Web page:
On to Carolina

Farmer plowing with his horse in the early morning moonlight. Engraved steel sawblade with heat tints.

If you’re a member of my email community,  you may remember the adventure-filled move to North Carolina I mentioned, and how it rivaled our trip down the Alcan in the old school bus?

This time we traveled by Uhaul truck, the biggest one available. It may also have been the most heavily loaded.

After a long day of loading, we hit the road about nightfall, headed to Boone from Knoxville.

We’d left our yurts behind as we’d made them into permanent structures.

Nonetheless, being the packrat am, the truck was full; furniture, stacks of hardwood lumber, shop and hand tools, Black Alberene soapstone, household goods, and in the borrowed horse trailer behind, our 1800 lb Percheron horse.

Ranja followed in our similarly loaded Ford Ranger, with our two-year-old, 6-month old, and our orange-haired Corgi.

All seemed fine as we headed east on I-40. And all was fine, for a while.

Then, Kabaam!!

Did you notice the two exclamation marks? One for each of the left rear tires?

We pulled onto the shoulder, assessed the situation,and Ranja drove to the next exit for assistance.

Our flashing safety lights did nothing to slow the steady onslaught of passing rigs.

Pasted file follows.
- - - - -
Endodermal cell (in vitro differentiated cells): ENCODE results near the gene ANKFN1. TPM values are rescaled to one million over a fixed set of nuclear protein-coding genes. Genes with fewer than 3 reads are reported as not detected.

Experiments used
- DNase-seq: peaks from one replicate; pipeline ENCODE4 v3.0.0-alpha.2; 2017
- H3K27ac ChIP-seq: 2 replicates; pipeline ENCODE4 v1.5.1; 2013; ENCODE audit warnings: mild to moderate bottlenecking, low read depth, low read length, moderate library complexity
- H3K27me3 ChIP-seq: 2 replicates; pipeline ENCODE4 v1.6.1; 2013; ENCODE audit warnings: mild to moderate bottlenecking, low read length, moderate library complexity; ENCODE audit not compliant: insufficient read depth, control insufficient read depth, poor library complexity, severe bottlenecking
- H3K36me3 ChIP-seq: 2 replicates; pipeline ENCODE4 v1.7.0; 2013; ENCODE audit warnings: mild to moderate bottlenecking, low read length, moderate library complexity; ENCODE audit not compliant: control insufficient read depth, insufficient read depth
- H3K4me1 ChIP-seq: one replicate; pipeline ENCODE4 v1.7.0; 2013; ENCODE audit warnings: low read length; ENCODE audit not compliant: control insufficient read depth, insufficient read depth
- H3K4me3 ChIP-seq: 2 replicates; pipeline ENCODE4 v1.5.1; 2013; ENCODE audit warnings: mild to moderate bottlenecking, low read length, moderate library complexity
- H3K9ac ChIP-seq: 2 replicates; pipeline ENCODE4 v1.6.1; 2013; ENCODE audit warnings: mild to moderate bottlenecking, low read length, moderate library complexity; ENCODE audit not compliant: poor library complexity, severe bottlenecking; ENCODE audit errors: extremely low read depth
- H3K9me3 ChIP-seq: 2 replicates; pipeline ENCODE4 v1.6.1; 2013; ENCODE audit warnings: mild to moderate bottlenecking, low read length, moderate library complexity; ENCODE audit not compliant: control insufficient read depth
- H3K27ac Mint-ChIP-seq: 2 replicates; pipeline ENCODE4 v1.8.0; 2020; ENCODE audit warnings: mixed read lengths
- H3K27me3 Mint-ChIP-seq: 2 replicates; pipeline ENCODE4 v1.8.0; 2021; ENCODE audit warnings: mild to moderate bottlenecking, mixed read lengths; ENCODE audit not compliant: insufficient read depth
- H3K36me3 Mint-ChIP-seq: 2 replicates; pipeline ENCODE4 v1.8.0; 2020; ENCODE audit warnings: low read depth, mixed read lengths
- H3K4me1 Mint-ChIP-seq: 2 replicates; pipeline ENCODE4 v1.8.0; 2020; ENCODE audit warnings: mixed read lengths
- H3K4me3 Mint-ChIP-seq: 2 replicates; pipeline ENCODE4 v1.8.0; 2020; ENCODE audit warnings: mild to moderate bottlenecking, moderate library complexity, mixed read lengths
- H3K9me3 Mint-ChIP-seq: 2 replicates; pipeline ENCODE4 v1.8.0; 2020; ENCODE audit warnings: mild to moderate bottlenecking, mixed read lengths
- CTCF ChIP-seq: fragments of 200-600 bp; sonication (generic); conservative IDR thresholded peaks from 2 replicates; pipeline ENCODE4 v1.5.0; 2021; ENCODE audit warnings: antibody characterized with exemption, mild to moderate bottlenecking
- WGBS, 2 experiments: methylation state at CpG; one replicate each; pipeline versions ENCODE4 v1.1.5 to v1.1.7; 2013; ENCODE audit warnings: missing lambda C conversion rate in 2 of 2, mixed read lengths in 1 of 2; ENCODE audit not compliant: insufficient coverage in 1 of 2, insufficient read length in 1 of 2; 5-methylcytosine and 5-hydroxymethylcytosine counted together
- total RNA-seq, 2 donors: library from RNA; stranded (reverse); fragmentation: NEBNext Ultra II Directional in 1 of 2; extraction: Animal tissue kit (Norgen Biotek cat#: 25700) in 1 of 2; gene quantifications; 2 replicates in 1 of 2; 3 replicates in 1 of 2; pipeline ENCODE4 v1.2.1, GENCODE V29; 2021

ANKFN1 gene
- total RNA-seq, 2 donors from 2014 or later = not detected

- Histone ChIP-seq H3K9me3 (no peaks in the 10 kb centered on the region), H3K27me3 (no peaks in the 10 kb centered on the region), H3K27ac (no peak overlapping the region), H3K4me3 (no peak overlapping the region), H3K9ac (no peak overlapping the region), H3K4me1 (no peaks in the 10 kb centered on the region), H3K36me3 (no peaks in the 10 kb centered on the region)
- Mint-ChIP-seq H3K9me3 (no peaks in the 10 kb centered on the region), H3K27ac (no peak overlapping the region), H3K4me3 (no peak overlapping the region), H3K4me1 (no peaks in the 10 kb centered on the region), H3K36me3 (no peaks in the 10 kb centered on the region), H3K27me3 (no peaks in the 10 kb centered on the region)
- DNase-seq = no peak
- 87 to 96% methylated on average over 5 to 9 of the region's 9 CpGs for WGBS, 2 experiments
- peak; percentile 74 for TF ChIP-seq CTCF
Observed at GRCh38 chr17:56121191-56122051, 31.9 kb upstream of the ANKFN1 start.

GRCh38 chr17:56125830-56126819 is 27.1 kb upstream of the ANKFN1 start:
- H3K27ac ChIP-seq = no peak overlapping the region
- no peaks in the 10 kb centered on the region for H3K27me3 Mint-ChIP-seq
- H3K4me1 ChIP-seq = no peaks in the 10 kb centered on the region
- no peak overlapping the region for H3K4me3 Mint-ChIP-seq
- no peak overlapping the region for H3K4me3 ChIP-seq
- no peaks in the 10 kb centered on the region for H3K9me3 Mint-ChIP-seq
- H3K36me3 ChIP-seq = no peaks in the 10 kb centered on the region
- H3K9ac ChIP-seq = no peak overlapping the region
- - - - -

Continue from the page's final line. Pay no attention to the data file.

The trailer rocked in their wake, and Grayun stomped to the roar of the engines and flash of headlights.

It seemed like forever before Ranja returned.

Grayun, in his terror, had his legs up and over the front divider where he hung trembling.

Squeezing ourselves in, we tried to calm him and considered our options.

After a frantic five minutes, amidst flashlights and buckets, timbers and sweat, and a dash of impromptu ingenuity, we managed to restored a semblance of order.

With the trailer hooked behind our pickup truck, we headed for the nearest motel.

Morning found us, with tires replaced, driving uneventfully on to North Carolina.

The excitement of the trip didn’t inspire ‘Early Risers,’ a 48″ engraved steel saw blade, however, it’s a nighttime scene, and that magnificent beast was my primary model.

Farmer plowing with his horse in the early morning moonlight. Engraved steel sawblade with heat tints.


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